INTERVIEW / Slogs and transports: Amy Bloom illustrates human frailty. Anthony Quinn met a 'laureate of dysfunction'
That truthfulness is not, she insists, in any way indebted to her clients' lives. 'Their lives belong to them,' she says, in her quiet, relaxed drawl. 'And in any case, whatever I did - even if I was still waitressing - I would be very interested in people. I spend a lot of time listening to them pouring their stories out or being the vessel into which they pour them. That would be true no matter what kind of work I did.' It is the manner, rather than the matter, of the confessional which Bloom has distilled into her stories. She is unnervingly good at dramatising the tortures of self-consciousness, of characters recognising their own dismal want of feeling or tolerance or generosity. She has an acute ear for what people can't, or won't, admit to themselves. In 'Faultlines', a pathetically insecure woman clings to her faltering marriage: 'Marie knew that she was a terribly and unfashionably jealous woman, and she also knew, without admitting it, that her jealousy made Henry curl up inside himself, like a mollusc avoiding a pin.' In 'Semper Fidelis', there's an even more desolate moment of self-realisation as a woman confronts a loveless marriage to a husband dying of cancer: 'I am performing without an audience, which is how it has been for some time. If you feel sorry for yourself, can it still be a tragedy? . . . It seems to me - and I would not be sorry to find out - that I have disappeared.'
In rummaging through the dark stuff of human desire Bloom conjures up some explosive sexual arrangements: a wife, her lover and her complaisant husband share the same bed for years; a widow and her teenage stepson, in mourning for the same man, fall for each other; a hairdresser turns out to be a transvestite seducer. Perhaps I've led a dull life, but isn't this kind of . . . racy? She smiles indulgently. 'I have to tell you, I don't think of them as very racy. The fact is, people's lives are pretty complicated and what I'm writing about isn't very unusual.'
Part of the book's appeal is the unsensational way in which Bloom handles this incendiary material: she is one of the least disapproving writers around. In 'Light Breaks Where No Sun Shines', an ignored and unloved child dresses up for an old man in the back of his shop. Far from being traumatised, she feels her own beauty emerge. 'I wasn't comfortable writing it,' Bloom admits, 'it was one of those I wrote with my eyes scrunched up. I didn't write it with any message in mind, but it's not uncommon to have relationships in which people come together out of mutual or mismatched needs - and if you're a kid you're even less qualified to judge what's a good idea.'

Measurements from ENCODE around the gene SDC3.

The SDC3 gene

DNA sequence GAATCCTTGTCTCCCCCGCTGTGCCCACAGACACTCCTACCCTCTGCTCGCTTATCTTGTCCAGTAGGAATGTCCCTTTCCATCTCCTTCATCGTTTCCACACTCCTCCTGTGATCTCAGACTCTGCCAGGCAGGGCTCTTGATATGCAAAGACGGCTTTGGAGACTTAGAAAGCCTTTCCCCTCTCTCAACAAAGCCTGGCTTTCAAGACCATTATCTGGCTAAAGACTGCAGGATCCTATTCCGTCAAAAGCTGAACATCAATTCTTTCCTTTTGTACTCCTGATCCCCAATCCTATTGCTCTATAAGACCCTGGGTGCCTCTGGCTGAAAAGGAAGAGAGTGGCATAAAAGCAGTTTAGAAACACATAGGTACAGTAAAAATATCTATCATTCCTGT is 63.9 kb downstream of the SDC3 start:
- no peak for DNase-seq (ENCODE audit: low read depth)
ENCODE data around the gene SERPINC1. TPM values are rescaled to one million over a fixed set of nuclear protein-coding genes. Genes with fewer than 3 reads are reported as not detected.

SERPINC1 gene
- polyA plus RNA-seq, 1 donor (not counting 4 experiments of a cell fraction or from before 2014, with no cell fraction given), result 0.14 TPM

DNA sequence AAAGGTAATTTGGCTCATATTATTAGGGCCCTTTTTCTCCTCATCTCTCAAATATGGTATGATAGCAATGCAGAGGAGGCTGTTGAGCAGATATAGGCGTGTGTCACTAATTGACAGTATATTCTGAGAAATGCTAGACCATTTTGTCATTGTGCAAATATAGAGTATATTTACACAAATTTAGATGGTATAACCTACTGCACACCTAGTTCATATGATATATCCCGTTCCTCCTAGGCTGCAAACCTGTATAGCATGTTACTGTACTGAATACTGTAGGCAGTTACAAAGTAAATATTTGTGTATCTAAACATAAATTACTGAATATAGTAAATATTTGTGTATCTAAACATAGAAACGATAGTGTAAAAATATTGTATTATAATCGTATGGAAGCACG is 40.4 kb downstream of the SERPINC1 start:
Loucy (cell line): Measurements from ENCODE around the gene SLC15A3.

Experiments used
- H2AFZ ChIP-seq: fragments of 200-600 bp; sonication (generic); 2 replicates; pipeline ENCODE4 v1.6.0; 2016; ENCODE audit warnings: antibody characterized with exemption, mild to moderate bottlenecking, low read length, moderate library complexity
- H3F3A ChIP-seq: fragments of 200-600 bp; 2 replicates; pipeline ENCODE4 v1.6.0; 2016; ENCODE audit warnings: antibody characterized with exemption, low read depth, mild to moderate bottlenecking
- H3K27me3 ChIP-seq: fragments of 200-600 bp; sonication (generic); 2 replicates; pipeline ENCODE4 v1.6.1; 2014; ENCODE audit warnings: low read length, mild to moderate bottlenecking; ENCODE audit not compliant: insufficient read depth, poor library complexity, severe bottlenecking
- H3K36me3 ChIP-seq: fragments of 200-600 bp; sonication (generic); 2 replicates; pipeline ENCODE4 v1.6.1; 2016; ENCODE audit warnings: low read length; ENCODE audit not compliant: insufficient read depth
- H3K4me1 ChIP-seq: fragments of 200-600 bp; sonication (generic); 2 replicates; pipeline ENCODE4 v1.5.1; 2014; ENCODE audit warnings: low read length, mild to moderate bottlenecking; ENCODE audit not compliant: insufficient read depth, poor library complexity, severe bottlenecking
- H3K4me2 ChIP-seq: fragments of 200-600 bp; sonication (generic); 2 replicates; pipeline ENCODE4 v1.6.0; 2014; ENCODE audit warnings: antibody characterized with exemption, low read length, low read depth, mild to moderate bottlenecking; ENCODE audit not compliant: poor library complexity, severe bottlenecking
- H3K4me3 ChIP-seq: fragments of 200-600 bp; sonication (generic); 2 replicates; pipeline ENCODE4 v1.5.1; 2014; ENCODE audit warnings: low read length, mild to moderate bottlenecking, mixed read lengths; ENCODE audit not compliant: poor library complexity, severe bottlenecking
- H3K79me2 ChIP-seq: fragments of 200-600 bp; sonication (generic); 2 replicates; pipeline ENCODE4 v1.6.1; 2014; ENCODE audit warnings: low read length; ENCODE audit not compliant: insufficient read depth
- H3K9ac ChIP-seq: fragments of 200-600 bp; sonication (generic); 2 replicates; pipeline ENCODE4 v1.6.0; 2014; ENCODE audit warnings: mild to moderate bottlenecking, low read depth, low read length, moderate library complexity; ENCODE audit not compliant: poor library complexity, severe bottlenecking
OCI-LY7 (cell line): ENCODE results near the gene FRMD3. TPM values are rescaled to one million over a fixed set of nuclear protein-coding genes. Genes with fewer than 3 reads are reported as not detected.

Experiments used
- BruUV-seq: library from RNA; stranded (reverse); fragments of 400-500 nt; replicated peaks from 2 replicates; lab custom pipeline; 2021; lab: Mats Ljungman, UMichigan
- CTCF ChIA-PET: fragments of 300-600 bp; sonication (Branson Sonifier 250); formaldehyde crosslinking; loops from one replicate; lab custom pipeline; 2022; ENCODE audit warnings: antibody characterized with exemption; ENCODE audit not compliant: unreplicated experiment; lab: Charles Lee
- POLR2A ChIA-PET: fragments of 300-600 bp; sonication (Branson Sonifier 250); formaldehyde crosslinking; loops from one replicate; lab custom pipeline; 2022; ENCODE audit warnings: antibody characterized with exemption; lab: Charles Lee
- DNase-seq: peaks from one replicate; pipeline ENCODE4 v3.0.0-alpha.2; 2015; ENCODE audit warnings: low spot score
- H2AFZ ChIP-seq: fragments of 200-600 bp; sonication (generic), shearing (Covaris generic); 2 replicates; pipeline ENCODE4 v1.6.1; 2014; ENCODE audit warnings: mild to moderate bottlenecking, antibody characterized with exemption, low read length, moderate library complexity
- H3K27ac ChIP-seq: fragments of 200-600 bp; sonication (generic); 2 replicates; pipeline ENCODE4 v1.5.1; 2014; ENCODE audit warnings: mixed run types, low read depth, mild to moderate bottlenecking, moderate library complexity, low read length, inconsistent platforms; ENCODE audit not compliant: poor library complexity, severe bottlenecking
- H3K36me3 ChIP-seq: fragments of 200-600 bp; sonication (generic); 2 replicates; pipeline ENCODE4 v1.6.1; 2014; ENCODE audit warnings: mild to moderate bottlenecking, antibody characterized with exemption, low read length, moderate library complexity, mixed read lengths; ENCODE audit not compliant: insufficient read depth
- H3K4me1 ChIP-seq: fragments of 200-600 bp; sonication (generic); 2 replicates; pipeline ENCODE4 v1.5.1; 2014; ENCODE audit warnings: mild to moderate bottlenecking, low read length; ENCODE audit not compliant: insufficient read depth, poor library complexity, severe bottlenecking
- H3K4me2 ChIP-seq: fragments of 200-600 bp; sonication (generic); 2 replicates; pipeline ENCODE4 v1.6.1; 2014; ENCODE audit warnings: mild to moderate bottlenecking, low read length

Children feature prominently in the stories, which prompts me to wonder what her own kids think of them. Her stepson, Alexander, and her two daughters, Caitlin and Sarah, are extravagantly thanked for their support at the back of the book, though their praise can be double-edged. 'My older daughter has read them, and liked most of them - I think - but she did say, 'Well, mom, I know you're weird and now everybody else does too.' I think of all the people in the world who would not find these stories surprising my family would be at the top of the list. My kids know I have a weird take on things.' So you won't mind being known as a kind of laureate of dysfunction? 'Yes, I most certainly would mind,' she laughs. Bloom's stories are far from being pessimistic, despite the emotional tumult she traces within her characters' lives.
Sometimes she has second thoughts about putting them through misery. 'You can take them this way and that. That little story 'The Song of Solomon', about the mother and her paediatrician, originally it was a much grimmer piece. It ended with the woman sitting in the waiting-room with her small baby, just waiting for him day after day while the nurses get more alarmed. It was a stalking story, rather than the nice instant romance. I could have taken them any place, but a voice inside me said, 'Give these people a break, let them have their moment.' '
In America, Come to Me sold some 25,000 copies, a remarkable figure given the superabundance of the short-story genre at present. Hardly a season goes by now without some new anthology of American stories overflowing the dumpbins. Bloom, a fiction addict from an early age, enjoys an eclectic range of short-story practitioners - from VS Pritchett to Alice Munro to John Edgar Wideman - but she made no conscious attempt to study it as a form. 'I really don't compare myself to anybody, for better or worse. I never read anybody and thought, 'Oh maybe I can do this' - it didn't occur to me. They were the writers and I was the reader. I didn't think of myself or describe myself as a writer, ever, until I signed a contract for the book. I was just putting stuff on paper.' Was that your own therapy? 'No, I don't think so. I prefer gardening. There is something very powerful and transporting about writing when it's going well. The rest of the time . . . it's just a miserable slog.'
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